So, I suspect that we're going to see more filings in the coming year and years. I think the first issue here is that, biosimilar applicants time their filings with respect to when molecules are nearing the end of their exclusivity period from FDA. The second one, obviously, probably has to do in some degree with COVID-19. Everything is obviously functioning much slower than it otherwise would be. But I don't think that these will be the only 2 approvals that we'll see this year.
CfB: The FDA generally doesn't disclose the drug applications it has received but do you have a sense of how robust the pipeline is?
Mitrokostas: While we don't have any guidance from FDA with respect to who has filed and what is pending, there is information that can be gathered from publicly available sources, for example, either earnings calls or SEC [US Securities and Exchange Commission] filings from a number of the publicly listed pharmaceutical companies who are working in this space.
So, we know there are many more files that are under development or have been filed. For example, Mylan announced that its bevacizumab biosimilar was accepted and there's a user fee deadline of December 2020 for that. In addition, Coherus and Bioeq have previously filed a ranibizumab biosimilar. It was withdrawn, but they recently announced that they're going to refile it in the second half of 2020 and Coherus has announced that it will file it’s a-mab [adalimumab] molecule as well. I think we do have a sense from public sources that companies are still very active in the development of biosimilars, are filing them and that there are a number that are still under review with FDA.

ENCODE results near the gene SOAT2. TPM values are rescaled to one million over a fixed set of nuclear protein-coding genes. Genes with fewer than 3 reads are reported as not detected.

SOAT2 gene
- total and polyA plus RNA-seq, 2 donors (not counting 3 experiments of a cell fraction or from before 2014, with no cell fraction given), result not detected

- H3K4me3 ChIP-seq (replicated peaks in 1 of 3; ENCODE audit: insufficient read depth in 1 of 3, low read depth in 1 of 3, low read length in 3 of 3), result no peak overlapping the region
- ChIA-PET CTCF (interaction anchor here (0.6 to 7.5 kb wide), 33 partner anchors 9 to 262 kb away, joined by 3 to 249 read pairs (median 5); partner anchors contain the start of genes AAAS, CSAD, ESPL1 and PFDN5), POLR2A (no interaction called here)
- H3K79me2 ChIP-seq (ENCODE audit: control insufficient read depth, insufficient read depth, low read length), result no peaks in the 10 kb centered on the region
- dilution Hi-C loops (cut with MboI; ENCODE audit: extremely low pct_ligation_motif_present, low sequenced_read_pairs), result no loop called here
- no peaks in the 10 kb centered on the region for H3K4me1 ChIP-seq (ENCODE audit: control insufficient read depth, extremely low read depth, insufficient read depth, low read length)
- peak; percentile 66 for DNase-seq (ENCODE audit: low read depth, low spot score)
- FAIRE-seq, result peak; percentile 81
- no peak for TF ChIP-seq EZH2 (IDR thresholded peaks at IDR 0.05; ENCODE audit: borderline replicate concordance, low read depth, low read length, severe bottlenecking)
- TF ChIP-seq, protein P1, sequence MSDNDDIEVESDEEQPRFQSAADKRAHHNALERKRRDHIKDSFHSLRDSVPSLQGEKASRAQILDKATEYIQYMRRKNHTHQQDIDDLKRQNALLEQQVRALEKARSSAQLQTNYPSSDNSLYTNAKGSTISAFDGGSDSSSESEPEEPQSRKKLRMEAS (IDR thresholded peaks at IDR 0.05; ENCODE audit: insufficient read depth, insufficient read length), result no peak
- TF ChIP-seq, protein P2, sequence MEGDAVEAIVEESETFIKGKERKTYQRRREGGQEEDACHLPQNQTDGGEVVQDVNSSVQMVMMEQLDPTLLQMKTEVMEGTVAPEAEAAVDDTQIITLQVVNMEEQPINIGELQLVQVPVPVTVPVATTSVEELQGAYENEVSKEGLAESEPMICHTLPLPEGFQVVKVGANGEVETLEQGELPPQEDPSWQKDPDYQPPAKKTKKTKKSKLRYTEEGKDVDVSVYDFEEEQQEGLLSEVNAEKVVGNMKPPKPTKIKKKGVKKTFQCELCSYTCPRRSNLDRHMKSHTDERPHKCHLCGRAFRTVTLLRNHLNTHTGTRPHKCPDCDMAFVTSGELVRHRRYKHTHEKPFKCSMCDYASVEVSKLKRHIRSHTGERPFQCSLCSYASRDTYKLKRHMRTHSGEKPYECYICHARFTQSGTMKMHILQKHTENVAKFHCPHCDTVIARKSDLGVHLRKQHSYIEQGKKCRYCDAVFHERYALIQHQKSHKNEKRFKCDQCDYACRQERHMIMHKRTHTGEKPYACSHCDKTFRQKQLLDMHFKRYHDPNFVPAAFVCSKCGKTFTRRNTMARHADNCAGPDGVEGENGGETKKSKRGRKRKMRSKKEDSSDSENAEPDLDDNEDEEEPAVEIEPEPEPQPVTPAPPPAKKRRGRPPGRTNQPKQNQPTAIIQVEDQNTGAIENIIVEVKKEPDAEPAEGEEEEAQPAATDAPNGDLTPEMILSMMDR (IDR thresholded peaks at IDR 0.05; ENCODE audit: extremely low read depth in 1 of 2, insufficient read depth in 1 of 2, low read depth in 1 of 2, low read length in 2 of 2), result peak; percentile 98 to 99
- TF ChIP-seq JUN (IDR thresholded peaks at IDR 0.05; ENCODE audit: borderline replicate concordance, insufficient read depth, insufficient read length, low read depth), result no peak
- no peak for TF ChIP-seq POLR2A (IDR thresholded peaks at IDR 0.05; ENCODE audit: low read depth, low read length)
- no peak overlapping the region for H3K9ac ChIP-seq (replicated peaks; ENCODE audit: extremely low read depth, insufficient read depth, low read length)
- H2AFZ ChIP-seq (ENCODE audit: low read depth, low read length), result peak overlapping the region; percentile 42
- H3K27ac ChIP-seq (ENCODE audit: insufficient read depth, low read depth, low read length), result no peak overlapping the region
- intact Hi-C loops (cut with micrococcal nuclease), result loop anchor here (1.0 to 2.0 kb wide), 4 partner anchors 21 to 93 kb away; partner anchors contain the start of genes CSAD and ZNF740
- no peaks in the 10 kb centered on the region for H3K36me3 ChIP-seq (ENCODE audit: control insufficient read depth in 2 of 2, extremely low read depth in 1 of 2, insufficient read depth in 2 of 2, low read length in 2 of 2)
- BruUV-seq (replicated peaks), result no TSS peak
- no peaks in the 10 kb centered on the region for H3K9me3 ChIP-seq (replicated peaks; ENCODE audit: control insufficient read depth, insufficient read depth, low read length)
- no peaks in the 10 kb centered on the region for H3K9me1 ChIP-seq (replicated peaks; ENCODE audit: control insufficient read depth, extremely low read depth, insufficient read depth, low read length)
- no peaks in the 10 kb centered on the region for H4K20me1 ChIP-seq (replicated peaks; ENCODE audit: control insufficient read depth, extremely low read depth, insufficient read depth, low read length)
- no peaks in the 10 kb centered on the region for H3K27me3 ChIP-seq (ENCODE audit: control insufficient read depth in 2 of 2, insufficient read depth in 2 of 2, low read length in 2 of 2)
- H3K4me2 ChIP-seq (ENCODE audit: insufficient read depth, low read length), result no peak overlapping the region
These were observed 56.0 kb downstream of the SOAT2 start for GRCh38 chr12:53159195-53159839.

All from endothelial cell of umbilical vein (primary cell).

CfB: What does the rest of the year look like for biosimilar approvals, do you think?
Mitrokostas: I think we're going to see some more approvals. Maybe I'm being optimistic here, but I do think that FDA will be poised to approve some more biosimilars. I also think we're going to see a number of more filings, given [everything that’s going on] and that people have been describing in their public earnings calls and SEC filings [about] some of the molecules that are nearing their expiration dates. For example, Lucentis (ranibizumab) is reaching the end of its exclusivity pretty soon. Similarly, Eylea (aflibercept) is nearing the end of its exclusivity period and a number of companies have publicly stated that they're working on biosimilar filings for those molecules.